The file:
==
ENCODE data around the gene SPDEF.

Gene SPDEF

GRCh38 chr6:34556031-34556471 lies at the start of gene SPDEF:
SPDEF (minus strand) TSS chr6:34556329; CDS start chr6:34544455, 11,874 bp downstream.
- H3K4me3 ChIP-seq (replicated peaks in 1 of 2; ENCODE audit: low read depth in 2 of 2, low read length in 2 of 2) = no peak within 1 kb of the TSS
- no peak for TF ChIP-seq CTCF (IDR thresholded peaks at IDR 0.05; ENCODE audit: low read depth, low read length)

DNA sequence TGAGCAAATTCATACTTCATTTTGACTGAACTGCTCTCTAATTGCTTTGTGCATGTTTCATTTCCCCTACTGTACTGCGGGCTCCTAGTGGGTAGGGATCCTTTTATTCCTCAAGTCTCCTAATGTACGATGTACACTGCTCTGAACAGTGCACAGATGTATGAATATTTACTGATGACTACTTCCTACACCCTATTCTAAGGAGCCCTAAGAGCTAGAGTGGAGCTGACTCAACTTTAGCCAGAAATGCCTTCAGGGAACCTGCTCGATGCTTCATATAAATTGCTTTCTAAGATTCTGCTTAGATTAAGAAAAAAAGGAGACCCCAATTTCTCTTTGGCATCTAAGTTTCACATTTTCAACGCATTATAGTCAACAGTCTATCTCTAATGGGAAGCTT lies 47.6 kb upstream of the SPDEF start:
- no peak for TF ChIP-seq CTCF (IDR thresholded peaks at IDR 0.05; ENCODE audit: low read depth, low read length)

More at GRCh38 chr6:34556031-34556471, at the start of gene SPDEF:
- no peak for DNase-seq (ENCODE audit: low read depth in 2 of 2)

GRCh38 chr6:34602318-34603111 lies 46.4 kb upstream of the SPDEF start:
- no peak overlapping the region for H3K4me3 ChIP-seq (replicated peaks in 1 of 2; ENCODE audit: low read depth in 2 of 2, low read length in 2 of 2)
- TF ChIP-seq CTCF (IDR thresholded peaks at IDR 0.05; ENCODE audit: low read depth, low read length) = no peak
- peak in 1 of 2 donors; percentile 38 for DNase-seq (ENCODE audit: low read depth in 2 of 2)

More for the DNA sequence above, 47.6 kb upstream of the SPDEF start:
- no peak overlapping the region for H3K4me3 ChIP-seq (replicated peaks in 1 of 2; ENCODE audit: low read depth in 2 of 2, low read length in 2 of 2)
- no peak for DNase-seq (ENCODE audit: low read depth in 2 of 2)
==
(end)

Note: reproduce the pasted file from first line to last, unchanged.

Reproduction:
ENCODE data around the gene SPDEF.

Gene SPDEF

GRCh38 chr6:34556031-34556471 lies at the start of gene SPDEF:
SPDEF (minus strand) TSS chr6:34556329; CDS start chr6:34544455, 11,874 bp downstream.
- H3K4me3 ChIP-seq (replicated peaks in 1 of 2; ENCODE audit: low read depth in 2 of 2, low read length in 2 of 2) = no peak within 1 kb of the TSS
- no peak for TF ChIP-seq CTCF (IDR thresholded peaks at IDR 0.05; ENCODE audit: low read depth, low read length)

DNA sequence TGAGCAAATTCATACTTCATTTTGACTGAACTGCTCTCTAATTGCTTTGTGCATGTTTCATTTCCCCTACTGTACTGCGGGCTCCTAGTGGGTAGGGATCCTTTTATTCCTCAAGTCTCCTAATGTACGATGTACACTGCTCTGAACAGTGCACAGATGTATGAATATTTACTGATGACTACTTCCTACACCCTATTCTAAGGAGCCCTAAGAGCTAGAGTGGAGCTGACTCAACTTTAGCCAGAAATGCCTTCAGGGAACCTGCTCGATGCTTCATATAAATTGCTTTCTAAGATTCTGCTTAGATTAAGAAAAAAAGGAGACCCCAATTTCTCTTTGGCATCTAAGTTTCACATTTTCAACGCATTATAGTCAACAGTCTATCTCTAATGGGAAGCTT lies 47.6 kb upstream of the SPDEF start:
- no peak for TF ChIP-seq CTCF (IDR thresholded peaks at IDR 0.05; ENCODE audit: low read depth, low read length)

More at GRCh38 chr6:34556031-34556471, at the start of gene SPDEF:
- no peak for DNase-seq (ENCODE audit: low read depth in 2 of 2)

GRCh38 chr6:34602318-34603111 lies 46.4 kb upstream of the SPDEF start:
- no peak overlapping the region for H3K4me3 ChIP-seq (replicated peaks in 1 of 2; ENCODE audit: low read depth in 2 of 2, low read length in 2 of 2)
- TF ChIP-seq CTCF (IDR thresholded peaks at IDR 0.05; ENCODE audit: low read depth, low read length) = no peak
- peak in 1 of 2 donors; percentile 38 for DNase-seq (ENCODE audit: low read depth in 2 of 2)

More for the DNA sequence above, 47.6 kb upstream of the SPDEF start:
- no peak overlapping the region for H3K4me3 ChIP-seq (replicated peaks in 1 of 2; ENCODE audit: low read depth in 2 of 2, low read length in 2 of 2)
- no peak for DNase-seq (ENCODE audit: low read depth in 2 of 2)